LISSAJOUS CURVE or BOWDITCH CURVE

 Those who see this movement in the red figure are, supposedly, "right-brain", those who see the oppose movement are "left-brain".... Why can't we see this movement in the red figure?

 Curve studied by Bowditch in 1815 and by Lissajous in 1857. Other names: Lissajous figure. Nathaniel Bowditch (1773-1838): American mathematician and sailor.  Jules Lissajous (1822-1880): French physicist.

 Reduced Cartesian parametrization:  ().

The Lissajous curves are the trajectories of a point the components of which have a sinusoidal movement.

The Lissajous curves of parameter n (ratio between the frequencies of the two sinusoidal movements) are the projections on the planes passing by the axis of the cylindric sine waves of parameter n:
as well as of the cylindric sine waves of parameter 1/n.
The curve whose reduced parametrization is in the header is indeed the projection on xOy of the cylindric sine wave of axis Oy and parameter n and the projection on xOy of the cylindric sine wave of axis Ox and parameter 1/.

If n is irrational, then the curve is dense in the rectangle .

If n is a rational number whose irreducible form is , then it is more convenient to use the following equations:
 Cartesian parametrization:  ,  . Algebraic curve of degree 2q if  when p is odd and  when p is even. Portion of an algebraic curve of degree q if  when p is odd, or if  when p is even. The number of double points is, in general, equal to  (p–1 groups of q points aligned on lines parallel to Ox, in blue opposite, and q–1 groups of p points aligned on lines parallel to Oy, in green opposite). In the case where the curve can be described in both directions, then there are  double points.

We get a portion of the plot of the n-th Chebyshev polynomial Tn when n is an even integer, and when n is an odd integer,  .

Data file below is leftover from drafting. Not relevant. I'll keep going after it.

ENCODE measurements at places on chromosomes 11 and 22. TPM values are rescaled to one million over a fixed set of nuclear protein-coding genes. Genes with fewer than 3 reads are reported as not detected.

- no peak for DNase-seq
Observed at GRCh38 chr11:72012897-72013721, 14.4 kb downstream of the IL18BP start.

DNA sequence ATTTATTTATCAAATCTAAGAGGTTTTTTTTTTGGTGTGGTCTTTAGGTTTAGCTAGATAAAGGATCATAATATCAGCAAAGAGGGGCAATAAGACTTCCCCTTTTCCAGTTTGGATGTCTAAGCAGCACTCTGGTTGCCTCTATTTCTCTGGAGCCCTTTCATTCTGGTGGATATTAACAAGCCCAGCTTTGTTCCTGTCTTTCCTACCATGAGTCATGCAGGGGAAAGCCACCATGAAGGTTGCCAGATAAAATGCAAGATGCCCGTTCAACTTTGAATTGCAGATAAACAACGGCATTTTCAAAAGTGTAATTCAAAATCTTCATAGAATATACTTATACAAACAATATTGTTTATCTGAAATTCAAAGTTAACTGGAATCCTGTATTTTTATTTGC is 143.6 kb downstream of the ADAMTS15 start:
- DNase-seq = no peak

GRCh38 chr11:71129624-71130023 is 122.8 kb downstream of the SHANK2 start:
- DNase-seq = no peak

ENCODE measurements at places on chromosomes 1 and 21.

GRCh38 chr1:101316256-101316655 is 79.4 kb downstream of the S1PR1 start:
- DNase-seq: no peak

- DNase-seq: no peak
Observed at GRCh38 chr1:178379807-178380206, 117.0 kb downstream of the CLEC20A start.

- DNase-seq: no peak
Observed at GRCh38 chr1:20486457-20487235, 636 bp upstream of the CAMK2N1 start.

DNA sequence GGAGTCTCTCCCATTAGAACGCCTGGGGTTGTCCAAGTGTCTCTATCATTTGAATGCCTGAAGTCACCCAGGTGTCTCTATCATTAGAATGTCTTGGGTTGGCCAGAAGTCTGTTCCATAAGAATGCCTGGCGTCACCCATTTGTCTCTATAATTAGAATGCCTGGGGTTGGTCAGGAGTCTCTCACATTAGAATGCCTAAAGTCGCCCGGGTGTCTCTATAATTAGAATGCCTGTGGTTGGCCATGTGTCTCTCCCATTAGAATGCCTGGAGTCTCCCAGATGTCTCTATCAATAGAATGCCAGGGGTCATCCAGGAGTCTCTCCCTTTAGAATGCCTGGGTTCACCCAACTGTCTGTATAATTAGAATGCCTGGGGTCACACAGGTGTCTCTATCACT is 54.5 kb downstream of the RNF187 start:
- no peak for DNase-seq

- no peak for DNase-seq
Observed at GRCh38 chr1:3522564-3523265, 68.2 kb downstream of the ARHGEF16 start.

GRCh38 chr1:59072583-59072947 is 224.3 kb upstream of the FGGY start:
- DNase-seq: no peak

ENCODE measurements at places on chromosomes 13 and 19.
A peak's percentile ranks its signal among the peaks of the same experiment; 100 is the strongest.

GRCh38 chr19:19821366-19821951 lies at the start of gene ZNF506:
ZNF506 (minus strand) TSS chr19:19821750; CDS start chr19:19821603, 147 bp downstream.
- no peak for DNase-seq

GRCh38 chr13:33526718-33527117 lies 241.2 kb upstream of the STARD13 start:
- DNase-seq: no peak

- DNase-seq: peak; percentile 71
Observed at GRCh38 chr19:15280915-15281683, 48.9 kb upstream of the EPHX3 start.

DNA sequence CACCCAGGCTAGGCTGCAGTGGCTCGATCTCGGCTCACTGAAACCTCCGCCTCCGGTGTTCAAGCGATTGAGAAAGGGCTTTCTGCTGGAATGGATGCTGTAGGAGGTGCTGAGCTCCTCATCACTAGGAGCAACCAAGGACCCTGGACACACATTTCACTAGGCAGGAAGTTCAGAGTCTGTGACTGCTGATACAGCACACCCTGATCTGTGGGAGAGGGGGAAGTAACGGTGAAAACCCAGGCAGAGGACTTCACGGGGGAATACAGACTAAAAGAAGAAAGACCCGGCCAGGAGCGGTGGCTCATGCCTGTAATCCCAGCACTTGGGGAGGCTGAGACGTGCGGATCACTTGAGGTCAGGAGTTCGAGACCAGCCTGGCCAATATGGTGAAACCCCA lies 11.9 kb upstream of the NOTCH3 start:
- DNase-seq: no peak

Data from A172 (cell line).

Here are some special cases, with a = b:

When n = 1, we get the ellipses:

When n = 2 (q = 2, p = 1), we get the besaces:

 : lemniscate of Gerono : portion of a parabola.
 projections of the cylindric sine wave of parameter 2 ( pancake curve) projections of the cylindric sine wave of parameter 1/2 ( Viviani's window)

When n = 3/2 (q = 3, p = 2):
 :  Sextic with Cartesian equation Portion of the divergent parabola with equation:.
 cylindric sine wave of parameter 3/2 cylindric sine wave of parameter 2/3

When n = 4/3, (q = 4, p = 3):

 Cartesian parametrization (curve on the right):  or  () Cartesian equation:  Polynomialquartic. See here a tied version of it.

 n = 5/3 n  = 5/4 n  = 6/5 n  = 8/5 n  = 9/8

 The Lissajous curves have the same topology as the curves of billiard balls in a rectangular billiard table. See this page.

 One can also imagine "Lissajous curves in polar coordinates", with polar parametrization:  ; opposite the case p = 3, q = 7,  (idea of Ch. de Rivière).

 This beautiful doormat does not follow exactly a Lissajous curve. Yet, if in the Lissajous curve , you follow the blue "bridges" opposite, you get this doormat. See an interpretation on this page.